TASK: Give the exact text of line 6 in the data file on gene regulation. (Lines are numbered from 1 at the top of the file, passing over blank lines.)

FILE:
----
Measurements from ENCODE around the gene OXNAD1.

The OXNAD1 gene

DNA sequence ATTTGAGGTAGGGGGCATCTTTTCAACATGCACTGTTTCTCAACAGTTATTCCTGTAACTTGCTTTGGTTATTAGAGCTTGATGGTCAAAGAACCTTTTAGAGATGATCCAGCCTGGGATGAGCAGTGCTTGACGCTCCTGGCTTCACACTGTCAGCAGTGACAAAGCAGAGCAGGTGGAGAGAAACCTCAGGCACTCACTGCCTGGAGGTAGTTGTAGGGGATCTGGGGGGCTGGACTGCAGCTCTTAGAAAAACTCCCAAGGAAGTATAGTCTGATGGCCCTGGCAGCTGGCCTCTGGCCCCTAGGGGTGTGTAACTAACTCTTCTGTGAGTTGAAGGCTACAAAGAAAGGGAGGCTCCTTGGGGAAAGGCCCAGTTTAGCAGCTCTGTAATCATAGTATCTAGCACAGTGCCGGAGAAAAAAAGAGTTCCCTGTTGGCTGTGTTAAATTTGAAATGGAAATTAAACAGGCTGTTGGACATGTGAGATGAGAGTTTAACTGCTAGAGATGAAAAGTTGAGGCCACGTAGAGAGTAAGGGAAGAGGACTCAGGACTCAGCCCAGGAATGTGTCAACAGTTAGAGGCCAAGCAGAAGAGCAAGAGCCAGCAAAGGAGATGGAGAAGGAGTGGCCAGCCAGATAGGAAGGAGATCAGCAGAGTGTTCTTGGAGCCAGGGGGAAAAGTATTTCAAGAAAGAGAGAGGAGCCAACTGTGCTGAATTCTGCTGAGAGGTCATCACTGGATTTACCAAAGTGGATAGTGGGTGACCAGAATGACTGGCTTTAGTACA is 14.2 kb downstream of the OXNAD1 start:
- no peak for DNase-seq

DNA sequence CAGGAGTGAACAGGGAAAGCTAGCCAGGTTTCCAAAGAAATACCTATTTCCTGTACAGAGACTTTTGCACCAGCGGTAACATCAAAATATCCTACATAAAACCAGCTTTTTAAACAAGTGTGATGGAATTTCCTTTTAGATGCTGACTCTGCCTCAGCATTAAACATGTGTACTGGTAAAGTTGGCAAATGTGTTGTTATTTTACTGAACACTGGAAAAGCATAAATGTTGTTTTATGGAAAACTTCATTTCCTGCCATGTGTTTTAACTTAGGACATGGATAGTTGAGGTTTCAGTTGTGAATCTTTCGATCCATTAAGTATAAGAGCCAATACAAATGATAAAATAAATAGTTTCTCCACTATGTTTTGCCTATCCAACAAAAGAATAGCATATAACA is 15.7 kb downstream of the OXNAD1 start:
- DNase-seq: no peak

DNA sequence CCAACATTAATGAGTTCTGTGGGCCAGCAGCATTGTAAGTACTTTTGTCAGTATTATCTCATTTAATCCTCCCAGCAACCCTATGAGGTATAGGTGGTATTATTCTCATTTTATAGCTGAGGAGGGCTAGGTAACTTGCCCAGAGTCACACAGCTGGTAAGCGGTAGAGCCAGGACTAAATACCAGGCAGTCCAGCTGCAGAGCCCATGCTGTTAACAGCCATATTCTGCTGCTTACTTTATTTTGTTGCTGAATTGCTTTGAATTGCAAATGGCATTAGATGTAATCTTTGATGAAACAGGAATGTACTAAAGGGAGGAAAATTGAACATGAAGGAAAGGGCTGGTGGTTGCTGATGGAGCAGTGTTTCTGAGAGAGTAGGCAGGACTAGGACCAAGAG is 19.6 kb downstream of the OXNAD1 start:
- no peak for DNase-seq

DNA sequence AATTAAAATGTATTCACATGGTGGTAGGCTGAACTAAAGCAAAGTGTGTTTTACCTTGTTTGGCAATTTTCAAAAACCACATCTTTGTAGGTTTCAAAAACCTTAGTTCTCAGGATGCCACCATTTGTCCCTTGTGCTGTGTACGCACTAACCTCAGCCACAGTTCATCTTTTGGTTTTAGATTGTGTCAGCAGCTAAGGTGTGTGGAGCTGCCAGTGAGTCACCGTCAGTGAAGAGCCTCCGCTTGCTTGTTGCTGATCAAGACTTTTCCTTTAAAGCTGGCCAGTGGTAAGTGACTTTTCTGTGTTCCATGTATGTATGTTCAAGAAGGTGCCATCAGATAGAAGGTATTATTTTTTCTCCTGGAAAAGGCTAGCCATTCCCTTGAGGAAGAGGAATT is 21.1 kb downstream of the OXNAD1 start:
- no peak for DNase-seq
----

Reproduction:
- DNase-seq: no peak